Philips GoGear Vibe review: Philips GoGear Vibe

Considering the Vibe's price, it's hard to find anything to complain about when it comes to features. The Vibe's music player supports MP3, WMA, Audible, and subscription audio (a 30-day Rhapsody subscription trial is included), but it lacks support for the AAC music files used with Apple's iTunes music store. Audio can be enhanced with a handful of EQ presets or a custom five-band EQ, which do a decent job squeezing some extra life out of the otherwise lackluster earbuds that come bundled with the player.

Photos support is limited to JPEG and BMP formats, but we'd be lying to you if we said the postage stamp-size screen is something you'll want to spend a lot of time viewing photos on. Same goes for the Vibe's limited video format support. You'll need to jump through some hoops to transfer videos into a low-resolution SMV video format (software included) before getting them on the Vibe, but considering the player's price and its screen size, you should really just be grateful to be getting video support at all.

The Vibe's FM radio offers good reception with the included earbuds acting as the player's antenna. Users get up to 20 station presets, which can be assigned manually or automatically. Voice recordings offer minimal audio quality as 64Kbps MP3 files, but the feature is easy to use and the MP3 format is handy.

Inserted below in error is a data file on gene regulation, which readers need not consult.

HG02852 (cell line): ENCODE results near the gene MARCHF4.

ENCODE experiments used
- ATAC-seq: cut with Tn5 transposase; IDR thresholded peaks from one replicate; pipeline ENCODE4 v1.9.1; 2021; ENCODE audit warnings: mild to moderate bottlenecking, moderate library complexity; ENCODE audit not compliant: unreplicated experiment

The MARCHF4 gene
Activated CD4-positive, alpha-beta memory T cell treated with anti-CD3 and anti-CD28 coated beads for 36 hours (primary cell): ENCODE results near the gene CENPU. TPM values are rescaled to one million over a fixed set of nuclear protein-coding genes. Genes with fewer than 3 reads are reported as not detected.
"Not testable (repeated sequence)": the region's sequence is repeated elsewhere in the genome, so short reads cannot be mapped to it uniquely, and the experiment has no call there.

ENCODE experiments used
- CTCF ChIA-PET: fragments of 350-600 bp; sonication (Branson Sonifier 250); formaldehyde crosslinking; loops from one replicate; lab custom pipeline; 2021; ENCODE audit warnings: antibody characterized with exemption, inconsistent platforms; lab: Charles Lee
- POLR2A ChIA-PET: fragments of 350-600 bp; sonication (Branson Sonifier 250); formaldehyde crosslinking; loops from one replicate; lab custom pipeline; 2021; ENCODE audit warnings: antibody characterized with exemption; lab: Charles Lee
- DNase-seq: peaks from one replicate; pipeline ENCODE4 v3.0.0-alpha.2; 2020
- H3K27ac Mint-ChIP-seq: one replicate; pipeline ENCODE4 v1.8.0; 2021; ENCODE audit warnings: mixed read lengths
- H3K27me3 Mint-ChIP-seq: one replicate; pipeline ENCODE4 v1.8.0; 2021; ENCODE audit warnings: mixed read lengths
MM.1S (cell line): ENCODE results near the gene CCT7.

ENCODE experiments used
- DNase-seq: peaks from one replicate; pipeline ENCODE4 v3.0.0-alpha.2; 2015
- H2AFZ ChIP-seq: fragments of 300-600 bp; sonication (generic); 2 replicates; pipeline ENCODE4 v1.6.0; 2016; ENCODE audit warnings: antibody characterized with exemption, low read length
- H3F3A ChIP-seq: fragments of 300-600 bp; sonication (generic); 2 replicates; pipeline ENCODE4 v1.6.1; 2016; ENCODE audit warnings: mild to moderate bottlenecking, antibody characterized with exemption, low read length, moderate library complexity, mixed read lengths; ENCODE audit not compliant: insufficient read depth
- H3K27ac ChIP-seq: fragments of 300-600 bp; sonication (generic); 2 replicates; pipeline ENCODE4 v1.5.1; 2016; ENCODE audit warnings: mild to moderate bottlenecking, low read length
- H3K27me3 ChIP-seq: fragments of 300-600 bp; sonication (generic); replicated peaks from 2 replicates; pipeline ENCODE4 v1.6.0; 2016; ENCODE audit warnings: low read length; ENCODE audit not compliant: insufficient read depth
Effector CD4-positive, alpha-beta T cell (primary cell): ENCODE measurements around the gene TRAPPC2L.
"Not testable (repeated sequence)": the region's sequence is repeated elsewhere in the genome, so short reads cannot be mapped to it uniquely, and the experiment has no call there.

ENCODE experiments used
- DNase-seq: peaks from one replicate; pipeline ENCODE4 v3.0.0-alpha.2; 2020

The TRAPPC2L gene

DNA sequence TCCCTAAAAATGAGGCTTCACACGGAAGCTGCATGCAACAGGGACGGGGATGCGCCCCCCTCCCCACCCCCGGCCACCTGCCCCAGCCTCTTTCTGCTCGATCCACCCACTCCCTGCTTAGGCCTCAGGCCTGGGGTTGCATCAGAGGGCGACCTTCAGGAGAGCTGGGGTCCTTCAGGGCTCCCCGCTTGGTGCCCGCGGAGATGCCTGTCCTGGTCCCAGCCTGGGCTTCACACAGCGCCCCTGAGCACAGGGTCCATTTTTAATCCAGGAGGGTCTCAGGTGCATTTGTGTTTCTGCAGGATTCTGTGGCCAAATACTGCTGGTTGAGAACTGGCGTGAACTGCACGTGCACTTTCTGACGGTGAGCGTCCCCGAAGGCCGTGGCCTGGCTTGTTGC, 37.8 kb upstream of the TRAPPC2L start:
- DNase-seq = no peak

Last, but not least, we're happy to see that Philips includes a USB connection setting under the player's Option menu. The capability to switch between a Windows-optimized USB mode (MTP) and a Mac-friendly mode (MSC) is a bonus.

The Philips GoGear Vibe can hold its own when it comes to sound quality in this price range. Like most MP3 players on the market, the bundled headphones are the weakest link in the Vibe's sound quality. Heard over a pair of Ultrasone Zino headphones, there was little we could hear to distinguish the Vibe from our $300 Apple iPod Touch.

Philips rates the Vibe's battery life at 25 hours of audio or 4 hours of video, which is quite an achievement considering its closest competition--the Sansa Clip--lasts only 14 hours and lacks any kind of video playback. We'll update this review with battery tests from CNET Labs once results are complete.

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